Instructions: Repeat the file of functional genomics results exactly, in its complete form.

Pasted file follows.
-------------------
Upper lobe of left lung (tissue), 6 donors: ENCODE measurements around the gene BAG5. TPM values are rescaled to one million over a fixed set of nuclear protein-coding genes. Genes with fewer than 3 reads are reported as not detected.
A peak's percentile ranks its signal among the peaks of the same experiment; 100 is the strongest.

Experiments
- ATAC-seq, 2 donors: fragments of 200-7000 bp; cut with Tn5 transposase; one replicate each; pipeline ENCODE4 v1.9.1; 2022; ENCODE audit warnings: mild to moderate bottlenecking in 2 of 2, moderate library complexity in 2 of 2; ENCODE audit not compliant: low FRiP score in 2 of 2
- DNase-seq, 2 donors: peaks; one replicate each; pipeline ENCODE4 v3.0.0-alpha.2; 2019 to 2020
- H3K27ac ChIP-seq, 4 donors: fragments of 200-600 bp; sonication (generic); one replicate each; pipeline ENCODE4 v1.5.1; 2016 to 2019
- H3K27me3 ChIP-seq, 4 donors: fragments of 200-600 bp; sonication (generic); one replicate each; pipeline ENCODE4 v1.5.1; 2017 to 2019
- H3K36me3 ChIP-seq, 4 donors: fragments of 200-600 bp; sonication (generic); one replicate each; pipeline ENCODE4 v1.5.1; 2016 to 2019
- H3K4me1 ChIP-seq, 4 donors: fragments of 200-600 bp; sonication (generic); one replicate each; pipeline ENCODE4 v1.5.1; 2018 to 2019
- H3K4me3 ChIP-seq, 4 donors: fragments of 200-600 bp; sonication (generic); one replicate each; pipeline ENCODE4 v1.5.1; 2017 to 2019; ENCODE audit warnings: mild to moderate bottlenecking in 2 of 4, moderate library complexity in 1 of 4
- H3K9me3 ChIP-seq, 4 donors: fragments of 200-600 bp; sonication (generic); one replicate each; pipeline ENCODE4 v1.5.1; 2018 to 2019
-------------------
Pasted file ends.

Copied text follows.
Upper lobe of left lung (tissue), 6 donors: ENCODE measurements around the gene BAG5. TPM values are rescaled to one million over a fixed set of nuclear protein-coding genes. Genes with fewer than 3 reads are reported as not detected.
A peak's percentile ranks its signal among the peaks of the same experiment; 100 is the strongest.

Experiments
- ATAC-seq, 2 donors: fragments of 200-7000 bp; cut with Tn5 transposase; one replicate each; pipeline ENCODE4 v1.9.1; 2022; ENCODE audit warnings: mild to moderate bottlenecking in 2 of 2, moderate library complexity in 2 of 2; ENCODE audit not compliant: low FRiP score in 2 of 2
- DNase-seq, 2 donors: peaks; one replicate each; pipeline ENCODE4 v3.0.0-alpha.2; 2019 to 2020
- H3K27ac ChIP-seq, 4 donors: fragments of 200-600 bp; sonication (generic); one replicate each; pipeline ENCODE4 v1.5.1; 2016 to 2019
- H3K27me3 ChIP-seq, 4 donors: fragments of 200-600 bp; sonication (generic); one replicate each; pipeline ENCODE4 v1.5.1; 2017 to 2019
- H3K36me3 ChIP-seq, 4 donors: fragments of 200-600 bp; sonication (generic); one replicate each; pipeline ENCODE4 v1.5.1; 2016 to 2019
- H3K4me1 ChIP-seq, 4 donors: fragments of 200-600 bp; sonication (generic); one replicate each; pipeline ENCODE4 v1.5.1; 2018 to 2019
- H3K4me3 ChIP-seq, 4 donors: fragments of 200-600 bp; sonication (generic); one replicate each; pipeline ENCODE4 v1.5.1; 2017 to 2019; ENCODE audit warnings: mild to moderate bottlenecking in 2 of 4, moderate library complexity in 1 of 4
- H3K9me3 ChIP-seq, 4 donors: fragments of 200-600 bp; sonication (generic); one replicate each; pipeline ENCODE4 v1.5.1; 2018 to 2019